No one doubts North Korea's ability to make trouble. It maintains a standing army of some 1.2 million men. Reportedly, it has developed a huge arsenal of biological and chemical weapons, and has the capability to build nuclear bombs, if it hasn't already done so. It has produced ballistic-missile technology that Iran, Iraq, Syria, and Egypt are buying.
Despite hints of an opening of U.S.-North Korean relations during the twilight of the Clinton Administration, America's intelligence community remains remarkably ignorant about Kim Jong Il and his regime. His base of support is said to be deep and shallow. His health is said to be robust and weak. He has been characterized by some as a shrewd tactician and by others as a boozy Strangelovian. So little is known about him, in fact, that many U.S. officials until recently attributed his low profile to a debilitating stutter—a theory dashed in June of 2000, when Kim delivered a welcome address to Kim Dae Jung at the start of a historic summit in Pyongyang.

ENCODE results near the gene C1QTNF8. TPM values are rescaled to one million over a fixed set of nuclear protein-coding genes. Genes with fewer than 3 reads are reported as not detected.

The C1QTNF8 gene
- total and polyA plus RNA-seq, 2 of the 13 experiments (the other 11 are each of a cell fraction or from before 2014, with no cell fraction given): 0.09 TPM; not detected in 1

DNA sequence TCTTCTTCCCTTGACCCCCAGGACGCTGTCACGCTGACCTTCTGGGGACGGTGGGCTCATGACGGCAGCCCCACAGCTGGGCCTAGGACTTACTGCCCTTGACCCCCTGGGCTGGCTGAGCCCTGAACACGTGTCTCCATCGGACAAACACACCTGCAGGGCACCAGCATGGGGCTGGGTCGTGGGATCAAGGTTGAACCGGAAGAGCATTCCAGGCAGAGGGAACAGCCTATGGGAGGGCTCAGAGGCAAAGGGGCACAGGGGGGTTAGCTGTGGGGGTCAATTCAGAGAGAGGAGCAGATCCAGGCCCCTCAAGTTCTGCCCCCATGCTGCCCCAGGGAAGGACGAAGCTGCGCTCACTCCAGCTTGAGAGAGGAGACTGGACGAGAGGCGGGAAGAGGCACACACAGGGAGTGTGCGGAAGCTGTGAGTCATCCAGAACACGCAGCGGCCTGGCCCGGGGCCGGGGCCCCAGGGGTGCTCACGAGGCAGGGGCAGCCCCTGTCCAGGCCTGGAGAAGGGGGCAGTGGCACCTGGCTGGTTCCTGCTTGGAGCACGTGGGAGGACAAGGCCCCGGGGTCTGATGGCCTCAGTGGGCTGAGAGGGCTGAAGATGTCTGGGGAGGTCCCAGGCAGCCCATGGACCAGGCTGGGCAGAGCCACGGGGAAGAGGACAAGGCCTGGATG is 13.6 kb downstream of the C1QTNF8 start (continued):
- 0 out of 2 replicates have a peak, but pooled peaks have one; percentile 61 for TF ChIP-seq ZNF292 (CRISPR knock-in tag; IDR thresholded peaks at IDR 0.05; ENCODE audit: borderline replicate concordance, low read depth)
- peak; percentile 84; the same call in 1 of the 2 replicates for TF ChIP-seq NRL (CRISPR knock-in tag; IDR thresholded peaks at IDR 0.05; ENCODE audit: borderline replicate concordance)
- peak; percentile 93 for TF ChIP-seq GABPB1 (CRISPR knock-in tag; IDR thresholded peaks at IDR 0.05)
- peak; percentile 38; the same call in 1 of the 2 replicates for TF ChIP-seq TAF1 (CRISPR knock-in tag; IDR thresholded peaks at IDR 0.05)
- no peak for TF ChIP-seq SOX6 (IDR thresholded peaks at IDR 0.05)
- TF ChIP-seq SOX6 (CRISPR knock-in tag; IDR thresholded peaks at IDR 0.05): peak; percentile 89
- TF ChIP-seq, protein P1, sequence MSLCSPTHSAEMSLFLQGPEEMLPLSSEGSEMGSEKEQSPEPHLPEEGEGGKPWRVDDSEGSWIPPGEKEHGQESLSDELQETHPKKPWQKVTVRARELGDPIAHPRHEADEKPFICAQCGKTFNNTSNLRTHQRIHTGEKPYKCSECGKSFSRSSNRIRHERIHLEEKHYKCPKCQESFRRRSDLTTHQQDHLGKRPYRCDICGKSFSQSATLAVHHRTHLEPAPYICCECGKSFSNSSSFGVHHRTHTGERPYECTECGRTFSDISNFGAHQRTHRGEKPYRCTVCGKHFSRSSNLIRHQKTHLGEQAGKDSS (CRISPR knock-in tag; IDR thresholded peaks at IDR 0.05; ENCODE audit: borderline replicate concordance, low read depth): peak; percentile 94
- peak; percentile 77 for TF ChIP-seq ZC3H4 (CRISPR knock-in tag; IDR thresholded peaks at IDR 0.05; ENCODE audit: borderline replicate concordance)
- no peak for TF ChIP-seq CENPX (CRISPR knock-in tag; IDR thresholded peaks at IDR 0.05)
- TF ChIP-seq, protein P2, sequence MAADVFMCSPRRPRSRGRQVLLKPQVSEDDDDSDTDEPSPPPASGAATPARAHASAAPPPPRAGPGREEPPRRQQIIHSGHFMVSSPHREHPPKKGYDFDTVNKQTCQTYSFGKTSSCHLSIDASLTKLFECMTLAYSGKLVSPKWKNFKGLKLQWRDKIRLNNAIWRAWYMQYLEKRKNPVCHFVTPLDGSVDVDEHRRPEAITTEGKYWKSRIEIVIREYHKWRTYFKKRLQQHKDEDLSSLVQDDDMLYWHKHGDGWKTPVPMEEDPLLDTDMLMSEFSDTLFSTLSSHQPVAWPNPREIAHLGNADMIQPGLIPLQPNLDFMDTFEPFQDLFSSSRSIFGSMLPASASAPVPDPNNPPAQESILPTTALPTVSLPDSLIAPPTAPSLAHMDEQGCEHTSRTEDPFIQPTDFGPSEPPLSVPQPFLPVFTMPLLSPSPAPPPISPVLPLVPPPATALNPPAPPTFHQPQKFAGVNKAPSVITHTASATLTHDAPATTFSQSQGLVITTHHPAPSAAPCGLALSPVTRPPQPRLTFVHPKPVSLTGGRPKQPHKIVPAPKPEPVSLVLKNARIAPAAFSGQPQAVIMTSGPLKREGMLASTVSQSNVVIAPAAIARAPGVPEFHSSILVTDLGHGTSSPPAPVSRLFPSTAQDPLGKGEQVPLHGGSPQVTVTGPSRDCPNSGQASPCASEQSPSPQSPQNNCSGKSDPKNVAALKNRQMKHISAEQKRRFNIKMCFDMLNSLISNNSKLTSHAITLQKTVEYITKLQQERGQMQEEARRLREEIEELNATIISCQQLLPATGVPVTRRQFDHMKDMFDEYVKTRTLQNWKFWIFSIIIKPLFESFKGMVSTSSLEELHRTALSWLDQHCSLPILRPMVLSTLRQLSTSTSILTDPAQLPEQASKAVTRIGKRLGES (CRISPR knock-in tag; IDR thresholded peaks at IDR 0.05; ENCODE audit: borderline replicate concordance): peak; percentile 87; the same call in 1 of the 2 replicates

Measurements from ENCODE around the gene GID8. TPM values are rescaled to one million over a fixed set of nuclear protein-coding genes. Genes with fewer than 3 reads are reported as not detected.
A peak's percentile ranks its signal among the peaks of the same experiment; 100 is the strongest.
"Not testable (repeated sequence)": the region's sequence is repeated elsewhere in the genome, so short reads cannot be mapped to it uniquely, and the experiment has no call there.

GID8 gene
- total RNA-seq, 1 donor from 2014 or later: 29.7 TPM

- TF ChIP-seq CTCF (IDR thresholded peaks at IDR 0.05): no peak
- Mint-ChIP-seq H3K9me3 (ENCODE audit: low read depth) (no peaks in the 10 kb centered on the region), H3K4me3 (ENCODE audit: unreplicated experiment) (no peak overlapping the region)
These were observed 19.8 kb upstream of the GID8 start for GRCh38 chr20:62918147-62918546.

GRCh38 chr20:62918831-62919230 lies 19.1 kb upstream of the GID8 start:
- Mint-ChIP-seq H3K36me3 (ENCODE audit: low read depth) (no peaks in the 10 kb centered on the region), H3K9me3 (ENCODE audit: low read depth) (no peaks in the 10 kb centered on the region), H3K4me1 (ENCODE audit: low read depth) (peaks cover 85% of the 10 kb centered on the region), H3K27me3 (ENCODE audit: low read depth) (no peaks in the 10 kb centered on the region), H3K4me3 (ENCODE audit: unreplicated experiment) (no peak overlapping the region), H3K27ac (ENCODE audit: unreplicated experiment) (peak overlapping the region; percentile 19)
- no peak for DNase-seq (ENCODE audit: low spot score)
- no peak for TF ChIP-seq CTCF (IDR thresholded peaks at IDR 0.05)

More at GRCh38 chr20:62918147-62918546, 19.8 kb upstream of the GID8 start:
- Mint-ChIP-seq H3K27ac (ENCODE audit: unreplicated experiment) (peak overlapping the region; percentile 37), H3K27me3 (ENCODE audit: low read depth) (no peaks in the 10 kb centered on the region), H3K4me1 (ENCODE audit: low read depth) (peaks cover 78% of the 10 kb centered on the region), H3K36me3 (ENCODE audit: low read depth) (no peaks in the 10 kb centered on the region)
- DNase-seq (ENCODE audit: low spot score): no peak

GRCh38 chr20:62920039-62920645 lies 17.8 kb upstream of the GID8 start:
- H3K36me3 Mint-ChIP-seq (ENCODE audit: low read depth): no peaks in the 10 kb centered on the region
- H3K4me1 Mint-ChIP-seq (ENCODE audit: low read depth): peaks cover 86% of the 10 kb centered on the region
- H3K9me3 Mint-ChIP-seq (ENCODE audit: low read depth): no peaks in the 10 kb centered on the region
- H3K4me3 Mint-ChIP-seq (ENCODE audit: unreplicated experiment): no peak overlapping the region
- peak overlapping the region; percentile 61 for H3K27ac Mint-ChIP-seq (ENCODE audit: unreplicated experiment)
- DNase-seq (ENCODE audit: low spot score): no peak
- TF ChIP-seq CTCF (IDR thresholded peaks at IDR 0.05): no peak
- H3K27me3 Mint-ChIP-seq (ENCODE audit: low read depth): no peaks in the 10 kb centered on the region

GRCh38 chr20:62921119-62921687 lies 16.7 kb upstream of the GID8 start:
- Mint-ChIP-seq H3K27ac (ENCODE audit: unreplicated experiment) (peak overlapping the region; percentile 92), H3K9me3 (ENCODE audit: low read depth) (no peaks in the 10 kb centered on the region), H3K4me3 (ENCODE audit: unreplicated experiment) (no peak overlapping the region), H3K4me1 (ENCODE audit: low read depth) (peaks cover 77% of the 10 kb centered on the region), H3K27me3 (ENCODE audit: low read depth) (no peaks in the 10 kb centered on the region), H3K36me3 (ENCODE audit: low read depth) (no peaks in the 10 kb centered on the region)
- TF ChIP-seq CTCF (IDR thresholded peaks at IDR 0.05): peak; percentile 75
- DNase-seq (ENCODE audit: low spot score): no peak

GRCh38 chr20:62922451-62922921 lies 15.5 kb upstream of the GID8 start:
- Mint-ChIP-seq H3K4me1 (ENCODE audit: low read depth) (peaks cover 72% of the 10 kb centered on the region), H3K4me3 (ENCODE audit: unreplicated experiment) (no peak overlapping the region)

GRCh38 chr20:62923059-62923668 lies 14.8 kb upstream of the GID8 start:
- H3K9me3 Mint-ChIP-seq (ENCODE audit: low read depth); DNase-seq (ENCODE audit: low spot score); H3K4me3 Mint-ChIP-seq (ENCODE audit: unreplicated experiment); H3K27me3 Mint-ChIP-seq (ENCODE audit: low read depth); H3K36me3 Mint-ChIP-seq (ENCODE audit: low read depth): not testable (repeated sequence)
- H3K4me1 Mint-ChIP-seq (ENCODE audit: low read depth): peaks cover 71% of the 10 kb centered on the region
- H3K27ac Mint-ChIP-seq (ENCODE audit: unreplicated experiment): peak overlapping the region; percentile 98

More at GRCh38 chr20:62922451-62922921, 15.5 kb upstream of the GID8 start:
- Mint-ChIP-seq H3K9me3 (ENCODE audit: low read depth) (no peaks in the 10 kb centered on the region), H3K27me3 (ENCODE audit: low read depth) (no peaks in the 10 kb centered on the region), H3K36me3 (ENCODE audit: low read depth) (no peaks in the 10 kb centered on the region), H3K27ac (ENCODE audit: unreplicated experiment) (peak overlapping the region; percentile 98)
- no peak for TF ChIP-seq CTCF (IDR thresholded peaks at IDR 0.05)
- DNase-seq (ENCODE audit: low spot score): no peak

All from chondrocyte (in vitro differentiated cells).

Conservative U.S. lawmakers—led by Representatives Christopher Cox and Henry Hyde and Senator Jesse Helms—say that South Korea's President is naively trusting of North Korea's good will, and that his trust threatens the security of South Korea and the 36,000 American soldiers stationed there. To keep Hwang from being heard, some officials in Washington say, Seoul has intentionally misrepresented his wishes. In December of 2000, for example, Suzanne Scholte, the president of the Defense Forum Foundation, based in Falls Church, Virginia, was in Seoul and asked to meet with Hwang, whom she had earlier invited to speak in the United States. Government officials told her that Hwang was too busy writing a book to meet people and did not want to travel to Washington until late 2001. Yet two months later Jesse Helms's office received a letter from Hwang, dated February 12, saying he wished to visit the United States immediately.